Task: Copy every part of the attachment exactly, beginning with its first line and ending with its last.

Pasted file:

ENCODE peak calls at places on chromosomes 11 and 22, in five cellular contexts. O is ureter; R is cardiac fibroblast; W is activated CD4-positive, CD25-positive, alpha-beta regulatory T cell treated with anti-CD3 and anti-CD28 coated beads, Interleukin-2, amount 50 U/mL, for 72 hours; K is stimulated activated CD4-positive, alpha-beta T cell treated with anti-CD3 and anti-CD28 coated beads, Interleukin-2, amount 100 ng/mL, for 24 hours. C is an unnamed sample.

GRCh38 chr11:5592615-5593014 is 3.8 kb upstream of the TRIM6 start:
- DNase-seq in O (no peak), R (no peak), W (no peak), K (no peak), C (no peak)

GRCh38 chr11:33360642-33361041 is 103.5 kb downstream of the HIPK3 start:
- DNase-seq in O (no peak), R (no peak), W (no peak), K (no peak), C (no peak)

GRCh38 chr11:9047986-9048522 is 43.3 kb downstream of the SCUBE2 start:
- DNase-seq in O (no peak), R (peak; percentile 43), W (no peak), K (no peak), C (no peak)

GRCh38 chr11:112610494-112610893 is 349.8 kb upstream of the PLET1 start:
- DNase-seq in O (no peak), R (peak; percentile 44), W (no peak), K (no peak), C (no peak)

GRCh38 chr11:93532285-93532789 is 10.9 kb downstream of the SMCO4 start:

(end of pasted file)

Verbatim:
ENCODE peak calls at places on chromosomes 11 and 22, in five cellular contexts. O is ureter; R is cardiac fibroblast; W is activated CD4-positive, CD25-positive, alpha-beta regulatory T cell treated with anti-CD3 and anti-CD28 coated beads, Interleukin-2, amount 50 U/mL, for 72 hours; K is stimulated activated CD4-positive, alpha-beta T cell treated with anti-CD3 and anti-CD28 coated beads, Interleukin-2, amount 100 ng/mL, for 24 hours. C is an unnamed sample.

GRCh38 chr11:5592615-5593014 is 3.8 kb upstream of the TRIM6 start:
- DNase-seq in O (no peak), R (no peak), W (no peak), K (no peak), C (no peak)

GRCh38 chr11:33360642-33361041 is 103.5 kb downstream of the HIPK3 start:
- DNase-seq in O (no peak), R (no peak), W (no peak), K (no peak), C (no peak)

GRCh38 chr11:9047986-9048522 is 43.3 kb downstream of the SCUBE2 start:
- DNase-seq in O (no peak), R (peak; percentile 43), W (no peak), K (no peak), C (no peak)

GRCh38 chr11:112610494-112610893 is 349.8 kb upstream of the PLET1 start:
- DNase-seq in O (no peak), R (peak; percentile 44), W (no peak), K (no peak), C (no peak)

GRCh38 chr11:93532285-93532789 is 10.9 kb downstream of the SMCO4 start: